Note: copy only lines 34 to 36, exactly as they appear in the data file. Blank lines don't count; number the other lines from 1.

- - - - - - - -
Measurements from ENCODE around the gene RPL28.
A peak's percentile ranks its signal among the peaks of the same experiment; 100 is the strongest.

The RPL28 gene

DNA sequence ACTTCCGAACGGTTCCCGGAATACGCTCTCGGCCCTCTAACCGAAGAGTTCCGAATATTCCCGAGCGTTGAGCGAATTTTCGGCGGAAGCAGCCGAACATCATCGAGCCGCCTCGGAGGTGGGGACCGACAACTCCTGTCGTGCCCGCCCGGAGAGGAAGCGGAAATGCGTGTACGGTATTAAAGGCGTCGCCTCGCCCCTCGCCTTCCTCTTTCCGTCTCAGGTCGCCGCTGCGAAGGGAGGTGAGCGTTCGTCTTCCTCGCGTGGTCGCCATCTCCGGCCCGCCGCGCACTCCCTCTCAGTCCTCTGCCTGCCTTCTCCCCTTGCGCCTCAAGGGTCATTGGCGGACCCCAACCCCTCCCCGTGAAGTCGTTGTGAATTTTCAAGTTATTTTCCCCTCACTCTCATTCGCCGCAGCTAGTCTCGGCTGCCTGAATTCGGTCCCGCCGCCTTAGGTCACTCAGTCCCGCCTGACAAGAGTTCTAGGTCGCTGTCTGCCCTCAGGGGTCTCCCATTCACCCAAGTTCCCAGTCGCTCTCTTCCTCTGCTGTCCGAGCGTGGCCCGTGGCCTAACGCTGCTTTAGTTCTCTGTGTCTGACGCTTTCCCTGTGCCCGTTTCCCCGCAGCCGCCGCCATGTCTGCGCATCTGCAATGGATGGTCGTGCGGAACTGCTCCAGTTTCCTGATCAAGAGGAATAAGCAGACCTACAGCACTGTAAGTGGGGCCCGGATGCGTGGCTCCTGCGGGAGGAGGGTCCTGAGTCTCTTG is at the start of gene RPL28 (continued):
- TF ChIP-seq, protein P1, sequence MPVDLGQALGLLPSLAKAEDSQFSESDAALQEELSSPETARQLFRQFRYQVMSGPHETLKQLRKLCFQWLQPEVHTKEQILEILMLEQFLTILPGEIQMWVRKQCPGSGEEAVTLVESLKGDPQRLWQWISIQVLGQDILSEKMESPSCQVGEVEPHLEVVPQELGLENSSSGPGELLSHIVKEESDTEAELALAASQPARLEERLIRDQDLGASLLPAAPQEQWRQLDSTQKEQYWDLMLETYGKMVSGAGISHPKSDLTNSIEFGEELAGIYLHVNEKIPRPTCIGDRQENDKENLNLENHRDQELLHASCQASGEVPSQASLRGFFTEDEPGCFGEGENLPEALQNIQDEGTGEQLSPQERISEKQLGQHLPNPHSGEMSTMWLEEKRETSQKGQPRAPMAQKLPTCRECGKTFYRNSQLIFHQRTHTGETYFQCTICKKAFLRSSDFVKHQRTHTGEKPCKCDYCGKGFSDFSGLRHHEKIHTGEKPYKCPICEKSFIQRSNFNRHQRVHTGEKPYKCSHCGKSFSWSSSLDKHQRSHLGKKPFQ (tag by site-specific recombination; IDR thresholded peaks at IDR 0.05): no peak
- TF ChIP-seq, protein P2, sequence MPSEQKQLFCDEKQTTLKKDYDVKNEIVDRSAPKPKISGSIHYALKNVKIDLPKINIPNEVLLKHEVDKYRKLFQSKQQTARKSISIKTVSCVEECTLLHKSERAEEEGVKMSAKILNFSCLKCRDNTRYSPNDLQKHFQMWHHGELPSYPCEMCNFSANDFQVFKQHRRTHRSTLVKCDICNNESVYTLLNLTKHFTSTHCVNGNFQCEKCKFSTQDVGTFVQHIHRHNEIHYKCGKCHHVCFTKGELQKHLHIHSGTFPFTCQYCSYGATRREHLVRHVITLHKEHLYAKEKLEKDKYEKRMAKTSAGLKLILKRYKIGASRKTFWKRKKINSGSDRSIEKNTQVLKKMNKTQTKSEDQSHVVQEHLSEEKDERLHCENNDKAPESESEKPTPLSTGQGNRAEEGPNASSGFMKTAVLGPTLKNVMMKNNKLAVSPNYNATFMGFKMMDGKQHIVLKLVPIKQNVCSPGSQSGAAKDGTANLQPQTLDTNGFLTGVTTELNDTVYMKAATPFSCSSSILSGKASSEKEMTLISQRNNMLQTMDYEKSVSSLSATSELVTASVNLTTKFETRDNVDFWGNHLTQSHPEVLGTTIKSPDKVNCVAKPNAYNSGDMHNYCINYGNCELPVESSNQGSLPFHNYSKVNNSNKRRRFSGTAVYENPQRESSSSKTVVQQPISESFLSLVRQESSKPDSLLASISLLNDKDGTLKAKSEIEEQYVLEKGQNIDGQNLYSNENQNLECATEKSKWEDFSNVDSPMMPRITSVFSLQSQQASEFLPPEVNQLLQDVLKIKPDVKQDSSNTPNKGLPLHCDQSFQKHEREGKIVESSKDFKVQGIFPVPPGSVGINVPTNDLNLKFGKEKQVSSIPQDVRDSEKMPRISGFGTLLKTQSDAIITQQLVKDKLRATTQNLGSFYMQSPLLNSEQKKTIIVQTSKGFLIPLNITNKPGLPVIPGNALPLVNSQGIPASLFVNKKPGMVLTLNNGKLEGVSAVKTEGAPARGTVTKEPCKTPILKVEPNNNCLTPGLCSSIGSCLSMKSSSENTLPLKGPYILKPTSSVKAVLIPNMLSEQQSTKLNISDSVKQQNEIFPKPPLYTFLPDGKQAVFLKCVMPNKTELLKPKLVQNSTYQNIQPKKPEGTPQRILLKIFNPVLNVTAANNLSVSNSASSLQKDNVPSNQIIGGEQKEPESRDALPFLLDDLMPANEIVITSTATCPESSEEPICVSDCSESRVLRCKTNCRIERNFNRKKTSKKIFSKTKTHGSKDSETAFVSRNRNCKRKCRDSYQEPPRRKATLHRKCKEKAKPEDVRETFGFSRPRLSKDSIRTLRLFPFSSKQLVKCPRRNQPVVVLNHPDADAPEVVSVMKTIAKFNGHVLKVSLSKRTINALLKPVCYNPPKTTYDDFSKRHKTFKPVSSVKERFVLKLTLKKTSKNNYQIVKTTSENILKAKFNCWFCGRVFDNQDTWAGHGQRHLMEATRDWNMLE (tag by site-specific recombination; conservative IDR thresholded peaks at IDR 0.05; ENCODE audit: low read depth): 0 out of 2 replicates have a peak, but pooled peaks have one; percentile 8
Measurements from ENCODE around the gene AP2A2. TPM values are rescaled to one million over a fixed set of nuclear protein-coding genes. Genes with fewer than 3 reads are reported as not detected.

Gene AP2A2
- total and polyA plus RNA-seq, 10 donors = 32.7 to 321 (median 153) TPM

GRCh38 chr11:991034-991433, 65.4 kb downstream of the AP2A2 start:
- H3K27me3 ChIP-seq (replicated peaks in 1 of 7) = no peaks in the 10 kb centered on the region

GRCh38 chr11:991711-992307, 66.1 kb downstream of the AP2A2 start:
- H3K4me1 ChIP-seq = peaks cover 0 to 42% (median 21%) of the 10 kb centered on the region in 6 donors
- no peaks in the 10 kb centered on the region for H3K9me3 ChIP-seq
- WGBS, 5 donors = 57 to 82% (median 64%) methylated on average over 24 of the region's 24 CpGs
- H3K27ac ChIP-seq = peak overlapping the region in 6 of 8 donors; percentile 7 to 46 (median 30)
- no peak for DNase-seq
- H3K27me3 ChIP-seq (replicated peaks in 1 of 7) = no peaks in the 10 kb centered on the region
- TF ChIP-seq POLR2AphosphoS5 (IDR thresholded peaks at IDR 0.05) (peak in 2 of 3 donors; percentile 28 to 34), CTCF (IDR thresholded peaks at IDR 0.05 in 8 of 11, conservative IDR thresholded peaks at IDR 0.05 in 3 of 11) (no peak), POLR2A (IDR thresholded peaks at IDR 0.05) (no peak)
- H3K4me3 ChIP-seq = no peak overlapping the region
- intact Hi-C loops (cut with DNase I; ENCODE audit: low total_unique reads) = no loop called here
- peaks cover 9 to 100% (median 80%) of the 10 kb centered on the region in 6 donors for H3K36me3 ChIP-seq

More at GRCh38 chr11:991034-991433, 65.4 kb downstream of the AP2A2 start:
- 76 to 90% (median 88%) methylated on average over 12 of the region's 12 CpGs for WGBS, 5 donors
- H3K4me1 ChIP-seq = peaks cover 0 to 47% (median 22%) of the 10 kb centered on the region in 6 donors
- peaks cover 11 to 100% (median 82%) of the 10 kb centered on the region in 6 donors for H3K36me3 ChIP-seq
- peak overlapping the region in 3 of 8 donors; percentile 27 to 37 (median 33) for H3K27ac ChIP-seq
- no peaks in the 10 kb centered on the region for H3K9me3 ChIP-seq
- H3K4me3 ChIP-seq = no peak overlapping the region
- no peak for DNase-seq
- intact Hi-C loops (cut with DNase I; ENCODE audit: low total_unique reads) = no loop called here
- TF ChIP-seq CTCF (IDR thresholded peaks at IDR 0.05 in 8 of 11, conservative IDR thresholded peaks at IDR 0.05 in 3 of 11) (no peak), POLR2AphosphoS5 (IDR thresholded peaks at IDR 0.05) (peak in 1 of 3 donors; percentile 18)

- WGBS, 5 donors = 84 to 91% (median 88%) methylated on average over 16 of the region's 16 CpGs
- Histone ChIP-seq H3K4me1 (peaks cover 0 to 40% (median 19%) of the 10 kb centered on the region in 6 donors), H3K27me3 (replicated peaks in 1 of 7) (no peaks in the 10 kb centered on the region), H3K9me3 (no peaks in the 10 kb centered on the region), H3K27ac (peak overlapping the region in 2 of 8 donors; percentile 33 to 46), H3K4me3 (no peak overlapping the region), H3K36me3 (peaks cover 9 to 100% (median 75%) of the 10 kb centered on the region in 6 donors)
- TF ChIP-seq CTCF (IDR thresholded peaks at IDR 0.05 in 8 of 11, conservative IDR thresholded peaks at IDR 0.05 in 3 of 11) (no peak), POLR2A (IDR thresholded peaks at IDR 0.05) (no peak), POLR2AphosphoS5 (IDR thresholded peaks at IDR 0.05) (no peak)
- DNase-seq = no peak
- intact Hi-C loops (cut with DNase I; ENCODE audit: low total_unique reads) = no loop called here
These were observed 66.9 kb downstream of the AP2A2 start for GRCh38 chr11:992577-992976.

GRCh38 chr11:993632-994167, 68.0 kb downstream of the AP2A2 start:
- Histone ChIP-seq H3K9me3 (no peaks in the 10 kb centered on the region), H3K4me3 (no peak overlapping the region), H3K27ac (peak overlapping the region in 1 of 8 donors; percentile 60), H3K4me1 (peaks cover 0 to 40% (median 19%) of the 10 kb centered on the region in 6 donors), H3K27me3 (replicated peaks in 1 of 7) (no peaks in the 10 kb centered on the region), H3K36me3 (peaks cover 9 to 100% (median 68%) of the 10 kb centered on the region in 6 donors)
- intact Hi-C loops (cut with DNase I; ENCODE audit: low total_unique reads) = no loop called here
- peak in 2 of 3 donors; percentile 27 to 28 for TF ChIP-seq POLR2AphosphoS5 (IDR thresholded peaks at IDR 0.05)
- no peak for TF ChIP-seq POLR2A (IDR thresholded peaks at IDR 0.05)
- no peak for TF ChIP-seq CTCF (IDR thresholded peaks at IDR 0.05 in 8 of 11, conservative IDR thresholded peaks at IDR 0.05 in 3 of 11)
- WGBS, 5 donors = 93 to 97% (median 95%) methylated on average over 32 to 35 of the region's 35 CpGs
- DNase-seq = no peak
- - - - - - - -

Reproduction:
- Histone ChIP-seq H3K4me1 (peaks cover 0 to 40% (median 19%) of the 10 kb centered on the region in 6 donors), H3K27me3 (replicated peaks in 1 of 7) (no peaks in the 10 kb centered on the region), H3K9me3 (no peaks in the 10 kb centered on the region), H3K27ac (peak overlapping the region in 2 of 8 donors; percentile 33 to 46), H3K4me3 (no peak overlapping the region), H3K36me3 (peaks cover 9 to 100% (median 75%) of the 10 kb centered on the region in 6 donors)
- TF ChIP-seq CTCF (IDR thresholded peaks at IDR 0.05 in 8 of 11, conservative IDR thresholded peaks at IDR 0.05 in 3 of 11) (no peak), POLR2A (IDR thresholded peaks at IDR 0.05) (no peak), POLR2AphosphoS5 (IDR thresholded peaks at IDR 0.05) (no peak)
- DNase-seq = no peak